Former chief rabbi Jonathan Sax was buried in a small ceremony on Sunday, less than 24 hours after he died of cancer following Jewish rites.
The service was conducted in compliance with the official Covid guidelines, which meant a maximum of 30 attendees. The funeral of such a high-ranking member of the Jewish community would have drawn hundreds or thousands of mourners in non-epidemic times.
Sax, who was 72 years old, was the chief rabbi of the Orthodox Church for 22 years until 2013 and was married in 2009. Much of the Jewish community is convinced that his regular Thought for the Day broadcast values and reach out to society in today’s BBC Radio 4 program and newspaper articles.
He announced three weeks ago that he was being treated for unspecified cancer after successfully treating the disease twice before his life.
Among those who paid their respects was the Prince of Wales, saying Sax’s “knowledge, scholarship and humanity were not equal.”
Charles says inside A statement: “His profound knowledge has broadened the sacred and secular, and his prophetic voice spoke to our greatest challenges with imperfect insight and boundless compassion. His wise counsel was sought and appreciated by all believers, and he will miss it more than words can say. “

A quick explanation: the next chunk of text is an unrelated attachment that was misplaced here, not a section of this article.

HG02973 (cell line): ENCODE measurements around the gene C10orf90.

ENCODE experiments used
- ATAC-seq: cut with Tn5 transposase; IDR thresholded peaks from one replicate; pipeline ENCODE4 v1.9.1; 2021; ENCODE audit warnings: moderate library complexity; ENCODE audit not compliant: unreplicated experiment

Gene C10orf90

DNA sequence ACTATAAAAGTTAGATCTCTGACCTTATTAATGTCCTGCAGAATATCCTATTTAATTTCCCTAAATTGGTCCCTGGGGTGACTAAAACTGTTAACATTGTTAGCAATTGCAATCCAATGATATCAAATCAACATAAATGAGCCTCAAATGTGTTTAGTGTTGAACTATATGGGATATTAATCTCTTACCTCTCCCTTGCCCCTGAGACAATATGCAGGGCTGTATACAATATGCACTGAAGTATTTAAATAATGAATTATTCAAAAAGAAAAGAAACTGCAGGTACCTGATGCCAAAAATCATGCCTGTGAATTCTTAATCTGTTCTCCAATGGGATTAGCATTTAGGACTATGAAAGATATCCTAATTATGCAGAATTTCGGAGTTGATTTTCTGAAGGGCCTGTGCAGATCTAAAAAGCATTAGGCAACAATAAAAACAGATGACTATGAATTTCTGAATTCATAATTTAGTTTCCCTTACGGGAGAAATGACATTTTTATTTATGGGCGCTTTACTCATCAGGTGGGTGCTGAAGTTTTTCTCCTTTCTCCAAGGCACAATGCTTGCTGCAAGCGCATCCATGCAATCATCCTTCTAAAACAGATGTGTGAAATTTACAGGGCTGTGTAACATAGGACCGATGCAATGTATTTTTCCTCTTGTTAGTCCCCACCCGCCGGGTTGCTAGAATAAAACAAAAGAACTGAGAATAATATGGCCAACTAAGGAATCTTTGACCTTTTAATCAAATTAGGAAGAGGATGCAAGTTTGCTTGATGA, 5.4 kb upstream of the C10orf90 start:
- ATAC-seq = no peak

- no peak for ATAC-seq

Cardinal Vincent Nichols, a Catholic archbishop in Westminster, “mourns the loss of this great man of the Jewish community worldwide … I have lost a friend, a great leader to the Jewish community, a clear spokesman for humanity.”
The Council of Christians and Jews described Sax as an “important religious leader and intellectual.”
It states: “His books, other writings, lectures and media appearances were followed and admired not only by the Jewish community, millions of Christians, and people of all faiths and none … Inspired for a long time, impressed and touched with his warmth and wisdom. “
Ronald Lauder, president of the World Jewish Congress, said the Jewish world was deeply saddened. Sax was an “outspoken orator and brilliant writer who brought timeless teachings of the Jewish scriptures to both Jews and non-Jews, obliterating Jewish tradition in modern thought … he was also a pillar of honesty.”
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